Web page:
Can genes associated with neurodevelopmental disorders such as autism influence the gut flora? Conversely, could an altered flora make these conditions worse?
Autistic people’s gut flora is different to other people’s
To find out, our team first analyzed the profile of the gut microbiome in mice with a SHANK3 mutation and compared it to that of “normal” (control) mice. The idea was to establish what species of bacteria lived in the gut of both types of mouse, in what quantities and so on. The composition of our microbiome depends on where we were born, the places we live in, the way we eat, our habits, etc. It is unique to us, just like fingerprints are.
The results show that the microbiome of mice carrying a gene mutation is different to that of “normal” mice, both in terms of its composition and in the range of bacteria present: certain phyla, types and species of bacteria are over or under-represented.
Looking at the two main bacteria types in the human gut flora, Firmicutes and Bacteroidetes, the first group is over-represented, whereas the second is under-represented, with the decrease being sharper in females with SHANK3 mutations compared to males.
The following types of bacteria are under-represented in mutant mice: Prevotella, (oral, vaginal and intestinal bacteria, associated with obesity, gut and upper respiratory tract inflammation, etc.) Christensenella (gut bacteria, associated with obesity, le cholesterol, diabetes, etc.), Streptococcus (naturally present in mucous membranes, mouth, upper respiratory tract, digestive system), Coprococcus (fecal microbiome bacteria) and especially Lactobacillus (vaginal, oral and intestinal lactic bacteria, present in breast milk and used in the manufacture of fermented products).
On the other hand, Veillonella (bacteria in the gut and mouth, associated with tooth decay, chronic fatigue syndrome, etc.) and Akkermansia (gut bacteria, associated with obesity, diabetes, gut inflammation, etc. are over-represented.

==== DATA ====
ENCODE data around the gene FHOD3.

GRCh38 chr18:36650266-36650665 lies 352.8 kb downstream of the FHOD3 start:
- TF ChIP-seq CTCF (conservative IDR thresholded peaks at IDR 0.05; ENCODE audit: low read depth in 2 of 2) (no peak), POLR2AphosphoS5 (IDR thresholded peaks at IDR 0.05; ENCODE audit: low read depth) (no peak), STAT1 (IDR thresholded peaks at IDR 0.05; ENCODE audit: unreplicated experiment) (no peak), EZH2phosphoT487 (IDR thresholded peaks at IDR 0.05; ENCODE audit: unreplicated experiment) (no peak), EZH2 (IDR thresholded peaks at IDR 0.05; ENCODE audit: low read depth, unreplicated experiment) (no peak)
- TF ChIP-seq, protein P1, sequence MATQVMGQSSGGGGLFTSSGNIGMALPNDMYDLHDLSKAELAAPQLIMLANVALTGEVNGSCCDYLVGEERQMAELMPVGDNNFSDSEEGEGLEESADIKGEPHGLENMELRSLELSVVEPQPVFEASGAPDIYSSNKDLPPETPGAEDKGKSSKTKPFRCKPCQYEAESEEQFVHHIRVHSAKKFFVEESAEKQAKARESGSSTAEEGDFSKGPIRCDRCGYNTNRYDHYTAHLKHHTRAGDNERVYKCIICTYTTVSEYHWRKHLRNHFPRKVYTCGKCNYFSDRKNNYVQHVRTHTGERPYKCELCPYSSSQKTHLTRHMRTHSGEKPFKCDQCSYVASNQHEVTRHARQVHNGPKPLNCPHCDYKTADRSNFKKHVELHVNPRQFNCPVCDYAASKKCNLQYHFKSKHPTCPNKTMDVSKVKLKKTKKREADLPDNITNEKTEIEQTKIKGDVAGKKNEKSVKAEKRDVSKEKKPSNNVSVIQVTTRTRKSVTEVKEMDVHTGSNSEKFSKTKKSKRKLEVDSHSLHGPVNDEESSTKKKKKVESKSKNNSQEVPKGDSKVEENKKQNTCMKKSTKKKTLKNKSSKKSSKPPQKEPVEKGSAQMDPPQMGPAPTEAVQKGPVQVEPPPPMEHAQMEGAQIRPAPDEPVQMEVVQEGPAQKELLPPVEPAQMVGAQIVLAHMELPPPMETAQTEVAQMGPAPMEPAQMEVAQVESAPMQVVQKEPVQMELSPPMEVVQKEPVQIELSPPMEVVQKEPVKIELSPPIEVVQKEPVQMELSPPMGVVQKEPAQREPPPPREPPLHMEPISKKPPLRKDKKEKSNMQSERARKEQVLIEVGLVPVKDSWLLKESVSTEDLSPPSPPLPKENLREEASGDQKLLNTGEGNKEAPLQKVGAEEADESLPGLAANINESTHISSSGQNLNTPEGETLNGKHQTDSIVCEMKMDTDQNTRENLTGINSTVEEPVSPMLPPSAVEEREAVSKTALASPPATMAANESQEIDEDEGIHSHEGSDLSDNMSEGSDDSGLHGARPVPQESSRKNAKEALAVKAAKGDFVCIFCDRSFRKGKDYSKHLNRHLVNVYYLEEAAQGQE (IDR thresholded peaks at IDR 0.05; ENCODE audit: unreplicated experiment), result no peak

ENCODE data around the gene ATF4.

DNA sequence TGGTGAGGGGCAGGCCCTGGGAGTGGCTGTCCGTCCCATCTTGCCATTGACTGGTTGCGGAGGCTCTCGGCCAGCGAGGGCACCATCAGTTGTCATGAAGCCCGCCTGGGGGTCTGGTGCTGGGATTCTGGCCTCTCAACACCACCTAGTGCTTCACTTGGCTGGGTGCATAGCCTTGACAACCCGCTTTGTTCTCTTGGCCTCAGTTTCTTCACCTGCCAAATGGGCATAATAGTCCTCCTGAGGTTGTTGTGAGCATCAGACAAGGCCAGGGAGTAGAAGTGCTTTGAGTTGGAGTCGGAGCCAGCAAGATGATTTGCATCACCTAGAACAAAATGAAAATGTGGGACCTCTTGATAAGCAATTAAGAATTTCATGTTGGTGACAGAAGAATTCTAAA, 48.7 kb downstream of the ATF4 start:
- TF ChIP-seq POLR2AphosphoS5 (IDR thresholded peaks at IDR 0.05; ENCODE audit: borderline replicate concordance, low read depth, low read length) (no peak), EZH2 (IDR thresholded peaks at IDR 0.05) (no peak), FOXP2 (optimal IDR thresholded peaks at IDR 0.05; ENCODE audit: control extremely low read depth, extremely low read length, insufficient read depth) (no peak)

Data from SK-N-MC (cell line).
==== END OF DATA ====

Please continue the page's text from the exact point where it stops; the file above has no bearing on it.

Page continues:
We focused our research on the Lactobacillus type, specifically on the Lactobacillus reuteri (L. reuteri) species. These probiotic lactic bacteria are sold in pharmacies to help prevent colic in infants. They produce reuterin, an antibiotic compound which inhibits the growth of potentially pathogenic bacteria such as Escherichia coli.
Gut bacteria modifying brain activity
Recent studies show that L. reuteri produces and secretes GABA (or a very similar molecule), a compound which is used in neural communication. It acts directly on the brain by binding itself to other molecules on the cells (called “receptors”).
As a reminder, we note that SHANK3 mutant mice display two of the most common characteristics of autism: repetitive and compulsive behavior and avoiding social interaction. There is a difference in the number of receptors in several molecules, including GABA, between mutant and normal mice. For instance, there are fewer GABA receptors in the hippocampus (an area of the brain associated with memory), whereas there are more of them in the prefrontal cortex (an area that plays an important part in emotions and mood swings). There also differences in other receptors such as those for oxytocin (a hormone secreted by the pituitary gland) and glutamate (an amino acid associated with neural transmission).